Montreal Gazette apologizes after reporter sends offensive tweets while covering protest

The Gazette, an English-language daily in Montreal, issued an apology online and in print after one of its reporters attracted criticism for her tweets while covering a student demonstration.

Anne Sutherland, a longtime reporter for The Gazette, was assigned to cover a protest organized by students who object to a Quebec government plan to raise tuition fees. The protest, held Thursday evening, was a little bit different than the usual fare — it was billed as a “nearly naked” protest. Participants wore little clothing, and that attracted commentary from Sutherland.

Sutherland’s tweeting soon began attracting attention, thanks to offerings like this:

Background: A number of Quebec university and college students have been boycotting classes and organizing regular protests for close to three months over proposed tuition hikes. An agreement in principle reached over the weekend may have put an end to the boycott.

Sutherland offered plenty more tweets like the above, as a Storify from the Quebec Press Council attests (see below).

Twitter users objected to Sutherland’s comments. OpenFile Montreal, which wrote about Sutherland’s tweets, also did a round up of reaction from its readers to the story. (Disclosure, I was part of the team that launched OpenFile and I’m still an adviser to the company.)

By late afternoon Friday, The Gazette issued an online apology, which it also tweeted. (Along with the apology, the paper tweeted a link to its social media policy.)

The apology outlined how Sutherland had violated the paper’s policy:

The Gazette apologizes for inappropriate comments posted on Twitter Thursday night by one of its reporters. The Gazette’s social media policy clearly states that all journalists should conduct themselves in a manner that does not compromise themselves, their colleagues or the newspaper.

The Gazette takes all breaches of ethics very seriously.

By the time the apology went out, Sutherland had already deleted her Twitter account.

I asked Gazette publisher and editor Alan Allnutt to confirm information I received that Sutherland had been suspended for three days.

“The specifics of disciplinary measures taken within The Gazette are considered confidential,” he replied by email.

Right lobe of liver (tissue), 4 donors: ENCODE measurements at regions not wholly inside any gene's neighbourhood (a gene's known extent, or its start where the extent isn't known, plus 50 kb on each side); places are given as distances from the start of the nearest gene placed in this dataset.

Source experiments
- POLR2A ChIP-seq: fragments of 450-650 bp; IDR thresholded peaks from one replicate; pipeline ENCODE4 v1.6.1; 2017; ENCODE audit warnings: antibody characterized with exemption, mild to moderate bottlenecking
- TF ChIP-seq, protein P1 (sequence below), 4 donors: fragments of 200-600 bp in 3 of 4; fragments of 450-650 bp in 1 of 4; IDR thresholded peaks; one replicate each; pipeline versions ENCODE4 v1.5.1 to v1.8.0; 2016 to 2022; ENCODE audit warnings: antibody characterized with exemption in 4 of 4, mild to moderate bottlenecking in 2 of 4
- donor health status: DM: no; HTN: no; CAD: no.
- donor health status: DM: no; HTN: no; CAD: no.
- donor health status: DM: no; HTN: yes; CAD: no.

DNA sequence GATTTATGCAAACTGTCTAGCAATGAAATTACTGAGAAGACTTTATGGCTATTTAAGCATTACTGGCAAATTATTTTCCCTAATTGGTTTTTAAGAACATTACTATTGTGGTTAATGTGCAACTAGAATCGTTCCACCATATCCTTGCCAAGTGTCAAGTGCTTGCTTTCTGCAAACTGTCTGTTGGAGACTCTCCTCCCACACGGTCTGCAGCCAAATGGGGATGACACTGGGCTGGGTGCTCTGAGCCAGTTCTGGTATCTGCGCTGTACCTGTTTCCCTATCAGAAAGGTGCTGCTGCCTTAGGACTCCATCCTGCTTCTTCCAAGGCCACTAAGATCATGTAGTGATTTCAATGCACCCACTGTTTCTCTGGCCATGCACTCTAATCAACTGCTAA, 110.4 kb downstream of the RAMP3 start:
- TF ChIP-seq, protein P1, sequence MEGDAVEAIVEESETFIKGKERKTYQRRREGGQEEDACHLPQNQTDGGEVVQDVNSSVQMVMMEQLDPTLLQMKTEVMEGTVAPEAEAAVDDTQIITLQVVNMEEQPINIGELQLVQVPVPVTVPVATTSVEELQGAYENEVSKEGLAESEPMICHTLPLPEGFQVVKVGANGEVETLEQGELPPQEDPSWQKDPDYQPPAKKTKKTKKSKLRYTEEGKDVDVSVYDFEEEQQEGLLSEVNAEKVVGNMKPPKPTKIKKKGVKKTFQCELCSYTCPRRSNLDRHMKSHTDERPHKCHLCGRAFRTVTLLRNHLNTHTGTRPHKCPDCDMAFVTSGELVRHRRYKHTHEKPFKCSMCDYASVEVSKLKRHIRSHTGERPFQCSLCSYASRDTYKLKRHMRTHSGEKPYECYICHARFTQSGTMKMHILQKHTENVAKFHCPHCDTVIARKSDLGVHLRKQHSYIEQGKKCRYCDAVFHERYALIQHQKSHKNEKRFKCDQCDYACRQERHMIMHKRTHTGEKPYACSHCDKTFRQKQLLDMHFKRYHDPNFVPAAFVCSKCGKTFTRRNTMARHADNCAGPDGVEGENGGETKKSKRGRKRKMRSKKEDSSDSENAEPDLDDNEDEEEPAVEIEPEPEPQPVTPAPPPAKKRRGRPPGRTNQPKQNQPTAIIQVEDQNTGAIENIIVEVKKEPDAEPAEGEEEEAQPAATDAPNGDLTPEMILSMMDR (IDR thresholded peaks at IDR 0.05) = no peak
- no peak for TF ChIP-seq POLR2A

Two sources have independently confirmed the suspension.

A final note: on Friday evening, after the apology had been issued, the paper’s arts editor tweeted a compliment to the Gazette reporter delivering student protest coverage that evening:

The Press Council Storify:

We have made it easy to comment on posts, however we require civility and encourage full names to that end (first initial, last name is OK). Please read our guidelines here before commenting.

  • Anonymous

    The only way that could be justified is journalist is both required to tweet and has that ability, either through phone or cell phone coverage covered by the newspaper. Otherwise, they’re reprimanding someone for speaking their opinion. I would assume if it’s covered in the policy that they get phones or plans, in the same way that you can only use a company computer in certain ways. But if that’s not the case–if it’s her phone, her plan and her personal twitter account, I would call bollocks on that.  I do respect that people called her out. That to me is enough punishment. It’s funny because as a journo, I tweet rarely and with that kind of knowledge in mind–that people will read my account as if I’m a journalist and not just some random dude.

  • Anonymous

    I find it interesting that most of the negative comments towards her tweets were from students. She did not post under “The Gazette”… she posted HER personal comments. I really don’t see anything wrong with that. Hey, the students wanted attention… they got it… negative or not! 

  • F. Douglas

    Wow. The paper apologizes when its reporter told the truth.

  • F. Douglas

    Wow. The paper apologizes when its reporter told the truth.